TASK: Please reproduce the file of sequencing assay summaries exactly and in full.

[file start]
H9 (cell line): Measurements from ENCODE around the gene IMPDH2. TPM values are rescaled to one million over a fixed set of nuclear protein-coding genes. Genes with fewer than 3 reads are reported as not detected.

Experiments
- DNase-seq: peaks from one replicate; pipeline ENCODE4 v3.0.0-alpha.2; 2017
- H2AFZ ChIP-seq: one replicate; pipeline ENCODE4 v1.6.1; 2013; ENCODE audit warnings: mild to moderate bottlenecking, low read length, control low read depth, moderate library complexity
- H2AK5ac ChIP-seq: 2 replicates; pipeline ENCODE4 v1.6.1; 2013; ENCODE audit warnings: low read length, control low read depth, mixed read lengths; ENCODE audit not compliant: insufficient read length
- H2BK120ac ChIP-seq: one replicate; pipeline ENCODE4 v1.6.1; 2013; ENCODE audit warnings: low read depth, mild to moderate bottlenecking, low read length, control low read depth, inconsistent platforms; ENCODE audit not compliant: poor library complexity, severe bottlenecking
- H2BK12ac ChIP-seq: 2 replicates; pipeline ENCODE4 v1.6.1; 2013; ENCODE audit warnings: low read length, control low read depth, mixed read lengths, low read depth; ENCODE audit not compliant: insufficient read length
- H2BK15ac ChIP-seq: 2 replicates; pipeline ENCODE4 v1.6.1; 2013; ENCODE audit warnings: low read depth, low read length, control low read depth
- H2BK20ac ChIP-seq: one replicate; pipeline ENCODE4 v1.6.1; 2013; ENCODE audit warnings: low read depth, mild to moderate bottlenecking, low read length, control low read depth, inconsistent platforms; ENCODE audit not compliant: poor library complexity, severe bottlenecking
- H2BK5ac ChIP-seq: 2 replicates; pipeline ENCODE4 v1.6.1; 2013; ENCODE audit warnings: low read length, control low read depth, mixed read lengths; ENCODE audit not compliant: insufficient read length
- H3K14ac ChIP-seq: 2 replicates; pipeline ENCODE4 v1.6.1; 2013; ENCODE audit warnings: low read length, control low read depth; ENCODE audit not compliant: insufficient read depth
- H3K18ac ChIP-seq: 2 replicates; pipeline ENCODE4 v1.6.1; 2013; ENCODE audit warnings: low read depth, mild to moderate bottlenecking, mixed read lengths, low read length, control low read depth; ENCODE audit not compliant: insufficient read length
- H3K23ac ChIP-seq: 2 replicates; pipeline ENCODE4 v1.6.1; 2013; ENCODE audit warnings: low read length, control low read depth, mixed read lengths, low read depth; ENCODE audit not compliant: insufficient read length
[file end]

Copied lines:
H9 (cell line): Measurements from ENCODE around the gene IMPDH2. TPM values are rescaled to one million over a fixed set of nuclear protein-coding genes. Genes with fewer than 3 reads are reported as not detected.

Experiments
- DNase-seq: peaks from one replicate; pipeline ENCODE4 v3.0.0-alpha.2; 2017
- H2AFZ ChIP-seq: one replicate; pipeline ENCODE4 v1.6.1; 2013; ENCODE audit warnings: mild to moderate bottlenecking, low read length, control low read depth, moderate library complexity
- H2AK5ac ChIP-seq: 2 replicates; pipeline ENCODE4 v1.6.1; 2013; ENCODE audit warnings: low read length, control low read depth, mixed read lengths; ENCODE audit not compliant: insufficient read length
- H2BK120ac ChIP-seq: one replicate; pipeline ENCODE4 v1.6.1; 2013; ENCODE audit warnings: low read depth, mild to moderate bottlenecking, low read length, control low read depth, inconsistent platforms; ENCODE audit not compliant: poor library complexity, severe bottlenecking
- H2BK12ac ChIP-seq: 2 replicates; pipeline ENCODE4 v1.6.1; 2013; ENCODE audit warnings: low read length, control low read depth, mixed read lengths, low read depth; ENCODE audit not compliant: insufficient read length
- H2BK15ac ChIP-seq: 2 replicates; pipeline ENCODE4 v1.6.1; 2013; ENCODE audit warnings: low read depth, low read length, control low read depth
- H2BK20ac ChIP-seq: one replicate; pipeline ENCODE4 v1.6.1; 2013; ENCODE audit warnings: low read depth, mild to moderate bottlenecking, low read length, control low read depth, inconsistent platforms; ENCODE audit not compliant: poor library complexity, severe bottlenecking
- H2BK5ac ChIP-seq: 2 replicates; pipeline ENCODE4 v1.6.1; 2013; ENCODE audit warnings: low read length, control low read depth, mixed read lengths; ENCODE audit not compliant: insufficient read length
- H3K14ac ChIP-seq: 2 replicates; pipeline ENCODE4 v1.6.1; 2013; ENCODE audit warnings: low read length, control low read depth; ENCODE audit not compliant: insufficient read depth
- H3K18ac ChIP-seq: 2 replicates; pipeline ENCODE4 v1.6.1; 2013; ENCODE audit warnings: low read depth, mild to moderate bottlenecking, mixed read lengths, low read length, control low read depth; ENCODE audit not compliant: insufficient read length
- H3K23ac ChIP-seq: 2 replicates; pipeline ENCODE4 v1.6.1; 2013; ENCODE audit warnings: low read length, control low read depth, mixed read lengths, low read depth; ENCODE audit not compliant: insufficient read length